By WIN GRUENING
Historically, Alaskans have always bristled at attempts by outsiders to control our state’s destiny to advance their own agenda.
We persevered as a territory while under the thumb of Seattle shipping and salmon canning special interests. We fought for equality for all residents resulting in the first anti-discrimination act of its kind in the United States. We were successful in our fight for statehood and adopted a unique and model state constitution that has served us well for sixty-one years.
Today, Alaskans are facing yet another challenge to our independence.
I’m referring to the two initiatives that will appear on Alaska’s November ballot: Ballot Measures 1 and 2. Proponents claim these complex changes to our voting system and how we tax oil companies are urgent and necessary.
No, they are not. Indeed, they actually pose a threat to Alaskan values and our economic well-being. They are enthusiastically supported by outside interests that could care less about individual Alaskans.
Ballot Measure 1, mislabeled the “Fair Share Act”, proposes to increase the state oil production tax on North Slope legacy fields from 150-300%.
Never mind that the oil industry has contributed an average of $3 billion annually in taxes and royalties to Alaska over the last 5 years while taking in about a third of that and that polls have consistently shown Alaskans overwhelmingly support responsible oil development.
Never mind that oil demand and prices have sunk to historic lows. Additionally, Alaska’s economy is in free-fall from a pandemic devastating the visitor industry and from a collapse of the fishing industry due to low salmon returns.
Why would we levy increased taxes on Alaska’s economic mainstay – when a 2020 study by the McDowell Group noted it created almost $5 billion in annual payroll, 77,000 jobs, and $4 billion in annual payments to Alaska businesses? This short-sighted tax increase might provide a small windfall in the near-term but would discourage exploration and investment, which is exactly what Alaska desperately needs over the long-term.
Equally as important, Alaskans should ask themselves who supports this effort and be aware that, recently, The Alaska Center endorsed and is encouraging support of this measure.
The group behind this proposal, “Vote Yes for Alaska’s Fair Share”, is funded primarily by Robin Brena, an Anchorage litigator and major Democrat candidate contributor. He has gotten wealthy suing oil companies by, as his biography explains in part, focusing on oil and gas [and] pipeline…commercial litigation issues.” If Ballot Measure 1 passes, he will no doubt benefit from the inevitable litigation that will result.
The Alaska Center is an environmental group funded largely by outside donors who want to control Alaskan energy and environmental policy. Their interest is less in raising taxes than in preventing Alaskans from benefiting from our resources. If Ballot Measure 1 passes, this lines up nicely with their goal of leaving much of Alaska’s remaining oil in the ground forever.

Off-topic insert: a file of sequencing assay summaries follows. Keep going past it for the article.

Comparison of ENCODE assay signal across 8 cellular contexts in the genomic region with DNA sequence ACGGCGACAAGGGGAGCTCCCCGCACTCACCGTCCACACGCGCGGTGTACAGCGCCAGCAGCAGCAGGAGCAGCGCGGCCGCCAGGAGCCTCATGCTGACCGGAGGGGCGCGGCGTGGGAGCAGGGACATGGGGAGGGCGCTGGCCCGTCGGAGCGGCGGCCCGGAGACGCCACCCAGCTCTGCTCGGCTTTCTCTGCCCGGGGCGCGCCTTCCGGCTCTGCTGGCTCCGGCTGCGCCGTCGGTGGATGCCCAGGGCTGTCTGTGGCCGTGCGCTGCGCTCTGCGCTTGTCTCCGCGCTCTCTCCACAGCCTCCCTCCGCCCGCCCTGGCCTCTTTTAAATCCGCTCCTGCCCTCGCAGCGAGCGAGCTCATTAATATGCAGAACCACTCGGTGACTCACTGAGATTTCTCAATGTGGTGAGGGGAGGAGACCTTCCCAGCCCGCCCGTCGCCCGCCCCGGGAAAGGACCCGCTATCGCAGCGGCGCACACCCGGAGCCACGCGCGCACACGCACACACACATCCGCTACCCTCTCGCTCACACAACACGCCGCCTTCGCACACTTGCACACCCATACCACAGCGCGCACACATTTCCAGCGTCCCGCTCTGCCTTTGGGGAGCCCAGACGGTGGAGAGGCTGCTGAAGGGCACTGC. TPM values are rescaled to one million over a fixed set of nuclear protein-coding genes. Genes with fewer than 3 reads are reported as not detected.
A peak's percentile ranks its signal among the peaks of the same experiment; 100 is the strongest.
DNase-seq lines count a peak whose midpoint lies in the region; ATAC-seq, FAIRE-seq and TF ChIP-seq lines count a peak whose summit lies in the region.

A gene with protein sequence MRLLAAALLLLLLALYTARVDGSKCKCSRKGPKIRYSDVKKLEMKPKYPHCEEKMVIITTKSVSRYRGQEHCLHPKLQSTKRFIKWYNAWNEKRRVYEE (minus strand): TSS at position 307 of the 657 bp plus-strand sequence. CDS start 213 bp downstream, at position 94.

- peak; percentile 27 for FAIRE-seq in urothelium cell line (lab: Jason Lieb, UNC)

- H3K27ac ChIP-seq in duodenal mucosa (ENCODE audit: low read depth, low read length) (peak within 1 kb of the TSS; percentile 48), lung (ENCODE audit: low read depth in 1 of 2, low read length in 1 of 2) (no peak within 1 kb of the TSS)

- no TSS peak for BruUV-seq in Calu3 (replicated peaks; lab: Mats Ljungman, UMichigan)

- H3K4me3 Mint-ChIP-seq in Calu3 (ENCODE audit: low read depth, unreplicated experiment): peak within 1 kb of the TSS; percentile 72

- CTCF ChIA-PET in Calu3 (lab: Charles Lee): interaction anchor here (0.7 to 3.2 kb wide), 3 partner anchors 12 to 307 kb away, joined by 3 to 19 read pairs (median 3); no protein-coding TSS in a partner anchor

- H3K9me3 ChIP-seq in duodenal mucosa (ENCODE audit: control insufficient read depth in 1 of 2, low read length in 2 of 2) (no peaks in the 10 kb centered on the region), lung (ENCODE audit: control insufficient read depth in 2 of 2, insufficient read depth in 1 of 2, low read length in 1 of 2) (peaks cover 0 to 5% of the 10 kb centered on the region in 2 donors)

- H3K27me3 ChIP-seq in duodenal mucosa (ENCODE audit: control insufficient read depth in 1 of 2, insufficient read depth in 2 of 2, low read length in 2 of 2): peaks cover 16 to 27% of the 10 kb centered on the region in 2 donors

Does this sound “fair” to Alaskans?
Ballot Measure 2, entitled “Alaska’s Better Elections Initiative,” is also a misnomer. It proposes to completely overhaul Alaskan election law by changing how we conduct our primaries and how our votes are counted in a general election. Its promise to simplify and “clean-up” our elections is contradicted by its nine separate objectives in a proposed bill which is 25 pages long.
Never mind that our state-level system of voting has worked – essentially unchanged – since statehood. Some outside special interests don’t like the results of our elections, so their objective is to change the system to accomplish what they could not get done fairly at the ballot box. And never mind that this proposal is opposed by high profile Alaskans of both major parties – most notably former Governor Sean Parnell and former Senator Mark Begich.
So who are the special interests promoting this measure? Let’s follow the money.
In recent APOC reports, the group backing the measure, “Yes on 2 for Better Elections,” has received over $5 million from three groups: the Action Now Initiative, Unite America, and Represent.Us.
Those outside groups are funded mostly by a small number of out-of-state wealthy donors who want to use Alaska as a laboratory experiment in electoral politics.
Does that sound “better” for Alaskans?
Regardless of intent, these two measures are misplaced. The deliberative body most representative of actual Alaskans, and thus best suited to decide complex oil tax and election law, is the State Legislature.
There are plenty of reasons to vote down both of these measures. But, even without reading the fine print, Alaskans should be suspicious of outside interests claiming to know what’s best for us.
Exercise the independence Alaskans are known for and vote NO on Ballot Measures 1 and 2.
Win Gruening retired as the senior vice president in charge of business banking for Key Bank in 2012. He was born and raised in Juneau and graduated from the U.S. Air Force Academy in 1970. He is active in community affairs as a 30-plus year member of Juneau Downtown Rotary Club and has been involved in various local and statewide organizations.